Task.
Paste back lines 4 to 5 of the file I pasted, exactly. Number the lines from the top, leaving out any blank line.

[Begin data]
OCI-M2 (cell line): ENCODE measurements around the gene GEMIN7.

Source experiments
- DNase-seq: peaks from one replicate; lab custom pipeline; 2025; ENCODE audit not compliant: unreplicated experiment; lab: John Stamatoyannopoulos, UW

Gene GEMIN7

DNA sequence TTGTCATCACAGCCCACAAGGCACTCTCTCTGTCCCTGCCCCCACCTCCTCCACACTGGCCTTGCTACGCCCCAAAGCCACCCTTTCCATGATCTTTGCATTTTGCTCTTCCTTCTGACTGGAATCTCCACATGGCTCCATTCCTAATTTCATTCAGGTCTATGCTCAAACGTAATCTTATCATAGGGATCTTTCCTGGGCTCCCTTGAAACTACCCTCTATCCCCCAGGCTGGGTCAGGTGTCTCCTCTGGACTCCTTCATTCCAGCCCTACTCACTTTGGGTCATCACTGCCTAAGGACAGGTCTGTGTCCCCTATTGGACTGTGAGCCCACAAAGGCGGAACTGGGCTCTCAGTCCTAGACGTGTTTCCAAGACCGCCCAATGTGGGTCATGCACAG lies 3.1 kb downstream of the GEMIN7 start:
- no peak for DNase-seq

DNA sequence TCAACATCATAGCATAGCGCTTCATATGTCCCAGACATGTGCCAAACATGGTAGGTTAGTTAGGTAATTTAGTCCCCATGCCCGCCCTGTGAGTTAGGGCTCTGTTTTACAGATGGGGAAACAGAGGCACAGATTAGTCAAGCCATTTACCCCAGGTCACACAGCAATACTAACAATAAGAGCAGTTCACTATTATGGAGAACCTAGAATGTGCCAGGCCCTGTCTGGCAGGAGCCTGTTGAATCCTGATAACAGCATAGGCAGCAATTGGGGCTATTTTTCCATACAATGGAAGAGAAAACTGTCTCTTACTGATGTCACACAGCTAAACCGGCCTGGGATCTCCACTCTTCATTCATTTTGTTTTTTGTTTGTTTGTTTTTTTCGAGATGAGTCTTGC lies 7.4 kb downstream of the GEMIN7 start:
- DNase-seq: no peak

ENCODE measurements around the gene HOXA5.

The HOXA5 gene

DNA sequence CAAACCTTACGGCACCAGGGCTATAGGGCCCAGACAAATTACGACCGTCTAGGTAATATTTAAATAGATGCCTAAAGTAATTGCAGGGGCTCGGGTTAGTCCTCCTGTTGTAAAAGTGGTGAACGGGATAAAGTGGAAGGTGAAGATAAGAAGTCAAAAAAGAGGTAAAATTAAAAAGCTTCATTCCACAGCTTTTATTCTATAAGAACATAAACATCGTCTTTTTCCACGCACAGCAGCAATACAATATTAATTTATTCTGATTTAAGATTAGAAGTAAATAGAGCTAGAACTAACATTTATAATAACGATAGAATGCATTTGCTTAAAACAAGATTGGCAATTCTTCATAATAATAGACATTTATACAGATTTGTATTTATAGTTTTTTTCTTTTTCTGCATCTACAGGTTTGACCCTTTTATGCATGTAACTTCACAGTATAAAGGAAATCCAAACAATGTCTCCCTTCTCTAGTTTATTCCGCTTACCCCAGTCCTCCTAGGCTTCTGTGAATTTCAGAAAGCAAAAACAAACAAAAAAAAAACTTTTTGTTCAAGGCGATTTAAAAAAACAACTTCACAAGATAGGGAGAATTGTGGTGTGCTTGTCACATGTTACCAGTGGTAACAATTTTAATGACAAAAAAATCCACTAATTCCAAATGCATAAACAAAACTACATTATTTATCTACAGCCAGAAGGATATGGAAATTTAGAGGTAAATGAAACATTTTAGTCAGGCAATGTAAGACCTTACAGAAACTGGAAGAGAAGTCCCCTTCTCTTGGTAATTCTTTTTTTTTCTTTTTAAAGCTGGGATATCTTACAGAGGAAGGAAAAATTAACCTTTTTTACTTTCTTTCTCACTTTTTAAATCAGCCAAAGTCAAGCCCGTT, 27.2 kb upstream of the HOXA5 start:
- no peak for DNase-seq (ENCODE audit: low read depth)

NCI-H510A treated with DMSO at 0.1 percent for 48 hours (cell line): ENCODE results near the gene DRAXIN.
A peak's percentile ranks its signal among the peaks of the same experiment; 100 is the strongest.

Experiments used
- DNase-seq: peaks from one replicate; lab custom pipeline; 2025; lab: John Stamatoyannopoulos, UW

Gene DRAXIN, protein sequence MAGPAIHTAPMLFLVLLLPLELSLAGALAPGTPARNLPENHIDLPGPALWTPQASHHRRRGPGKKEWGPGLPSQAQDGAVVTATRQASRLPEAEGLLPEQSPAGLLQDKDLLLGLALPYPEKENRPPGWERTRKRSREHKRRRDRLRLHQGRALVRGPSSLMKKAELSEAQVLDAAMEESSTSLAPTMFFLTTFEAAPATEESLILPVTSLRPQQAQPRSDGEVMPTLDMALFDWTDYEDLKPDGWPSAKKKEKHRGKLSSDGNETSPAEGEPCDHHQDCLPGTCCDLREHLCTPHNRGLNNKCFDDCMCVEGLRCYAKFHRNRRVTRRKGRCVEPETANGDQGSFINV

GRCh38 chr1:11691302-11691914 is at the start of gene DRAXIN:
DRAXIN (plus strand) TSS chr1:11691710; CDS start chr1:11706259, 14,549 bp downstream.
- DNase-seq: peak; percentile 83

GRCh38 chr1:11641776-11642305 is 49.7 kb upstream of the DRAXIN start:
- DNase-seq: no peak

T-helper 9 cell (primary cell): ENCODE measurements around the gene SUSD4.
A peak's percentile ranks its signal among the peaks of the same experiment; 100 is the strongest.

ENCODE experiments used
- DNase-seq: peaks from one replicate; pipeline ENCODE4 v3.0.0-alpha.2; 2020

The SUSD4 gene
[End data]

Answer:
Gene GEMIN7

DNA sequence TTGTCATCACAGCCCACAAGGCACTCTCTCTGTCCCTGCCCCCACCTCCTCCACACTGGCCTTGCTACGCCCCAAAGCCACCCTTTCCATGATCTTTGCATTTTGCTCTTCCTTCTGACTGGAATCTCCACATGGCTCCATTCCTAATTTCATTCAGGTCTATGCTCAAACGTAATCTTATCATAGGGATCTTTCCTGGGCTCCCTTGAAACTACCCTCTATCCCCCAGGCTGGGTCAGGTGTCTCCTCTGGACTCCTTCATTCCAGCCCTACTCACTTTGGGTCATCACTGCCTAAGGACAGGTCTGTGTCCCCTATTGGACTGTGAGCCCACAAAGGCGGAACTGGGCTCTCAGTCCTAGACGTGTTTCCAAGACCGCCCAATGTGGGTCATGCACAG lies 3.1 kb downstream of the GEMIN7 start: